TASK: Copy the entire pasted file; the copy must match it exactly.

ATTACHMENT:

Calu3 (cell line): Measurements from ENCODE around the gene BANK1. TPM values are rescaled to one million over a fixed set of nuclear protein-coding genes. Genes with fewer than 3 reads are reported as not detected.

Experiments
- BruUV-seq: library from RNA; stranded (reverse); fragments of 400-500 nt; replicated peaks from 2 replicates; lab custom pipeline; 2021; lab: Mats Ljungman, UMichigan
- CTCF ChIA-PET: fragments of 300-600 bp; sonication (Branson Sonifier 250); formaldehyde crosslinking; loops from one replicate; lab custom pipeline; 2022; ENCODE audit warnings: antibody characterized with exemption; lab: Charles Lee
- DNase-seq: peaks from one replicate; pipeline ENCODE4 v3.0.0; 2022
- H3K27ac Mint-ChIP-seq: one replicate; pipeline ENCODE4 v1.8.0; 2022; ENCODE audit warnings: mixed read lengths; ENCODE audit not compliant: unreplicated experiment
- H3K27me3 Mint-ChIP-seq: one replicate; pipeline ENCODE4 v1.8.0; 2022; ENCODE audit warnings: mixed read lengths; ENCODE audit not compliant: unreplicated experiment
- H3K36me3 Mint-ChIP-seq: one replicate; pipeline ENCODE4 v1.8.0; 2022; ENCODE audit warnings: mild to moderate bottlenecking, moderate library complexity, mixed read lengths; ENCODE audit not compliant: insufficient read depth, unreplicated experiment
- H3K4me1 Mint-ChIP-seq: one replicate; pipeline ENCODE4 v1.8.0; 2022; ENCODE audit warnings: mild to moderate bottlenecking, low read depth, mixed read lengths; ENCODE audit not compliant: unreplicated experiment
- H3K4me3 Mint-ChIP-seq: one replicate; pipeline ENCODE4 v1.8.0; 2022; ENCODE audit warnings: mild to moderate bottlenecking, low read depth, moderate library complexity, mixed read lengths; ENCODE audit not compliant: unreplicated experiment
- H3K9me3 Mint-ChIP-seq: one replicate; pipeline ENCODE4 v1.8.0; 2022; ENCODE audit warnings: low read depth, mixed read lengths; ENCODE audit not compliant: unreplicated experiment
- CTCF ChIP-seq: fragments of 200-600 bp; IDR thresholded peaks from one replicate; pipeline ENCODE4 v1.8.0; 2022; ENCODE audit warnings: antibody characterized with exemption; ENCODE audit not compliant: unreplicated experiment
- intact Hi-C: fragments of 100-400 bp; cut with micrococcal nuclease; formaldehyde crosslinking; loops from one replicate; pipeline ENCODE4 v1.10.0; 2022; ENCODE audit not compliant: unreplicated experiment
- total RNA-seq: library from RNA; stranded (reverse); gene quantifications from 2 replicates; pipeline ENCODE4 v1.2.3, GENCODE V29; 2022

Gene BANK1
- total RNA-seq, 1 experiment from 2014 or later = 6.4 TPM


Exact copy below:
Calu3 (cell line): Measurements from ENCODE around the gene BANK1. TPM values are rescaled to one million over a fixed set of nuclear protein-coding genes. Genes with fewer than 3 reads are reported as not detected.

Experiments
- BruUV-seq: library from RNA; stranded (reverse); fragments of 400-500 nt; replicated peaks from 2 replicates; lab custom pipeline; 2021; lab: Mats Ljungman, UMichigan
- CTCF ChIA-PET: fragments of 300-600 bp; sonication (Branson Sonifier 250); formaldehyde crosslinking; loops from one replicate; lab custom pipeline; 2022; ENCODE audit warnings: antibody characterized with exemption; lab: Charles Lee
- DNase-seq: peaks from one replicate; pipeline ENCODE4 v3.0.0; 2022
- H3K27ac Mint-ChIP-seq: one replicate; pipeline ENCODE4 v1.8.0; 2022; ENCODE audit warnings: mixed read lengths; ENCODE audit not compliant: unreplicated experiment
- H3K27me3 Mint-ChIP-seq: one replicate; pipeline ENCODE4 v1.8.0; 2022; ENCODE audit warnings: mixed read lengths; ENCODE audit not compliant: unreplicated experiment
- H3K36me3 Mint-ChIP-seq: one replicate; pipeline ENCODE4 v1.8.0; 2022; ENCODE audit warnings: mild to moderate bottlenecking, moderate library complexity, mixed read lengths; ENCODE audit not compliant: insufficient read depth, unreplicated experiment
- H3K4me1 Mint-ChIP-seq: one replicate; pipeline ENCODE4 v1.8.0; 2022; ENCODE audit warnings: mild to moderate bottlenecking, low read depth, mixed read lengths; ENCODE audit not compliant: unreplicated experiment
- H3K4me3 Mint-ChIP-seq: one replicate; pipeline ENCODE4 v1.8.0; 2022; ENCODE audit warnings: mild to moderate bottlenecking, low read depth, moderate library complexity, mixed read lengths; ENCODE audit not compliant: unreplicated experiment
- H3K9me3 Mint-ChIP-seq: one replicate; pipeline ENCODE4 v1.8.0; 2022; ENCODE audit warnings: low read depth, mixed read lengths; ENCODE audit not compliant: unreplicated experiment
- CTCF ChIP-seq: fragments of 200-600 bp; IDR thresholded peaks from one replicate; pipeline ENCODE4 v1.8.0; 2022; ENCODE audit warnings: antibody characterized with exemption; ENCODE audit not compliant: unreplicated experiment
- intact Hi-C: fragments of 100-400 bp; cut with micrococcal nuclease; formaldehyde crosslinking; loops from one replicate; pipeline ENCODE4 v1.10.0; 2022; ENCODE audit not compliant: unreplicated experiment
- total RNA-seq: library from RNA; stranded (reverse); gene quantifications from 2 replicates; pipeline ENCODE4 v1.2.3, GENCODE V29; 2022

Gene BANK1
- total RNA-seq, 1 experiment from 2014 or later = 6.4 TPM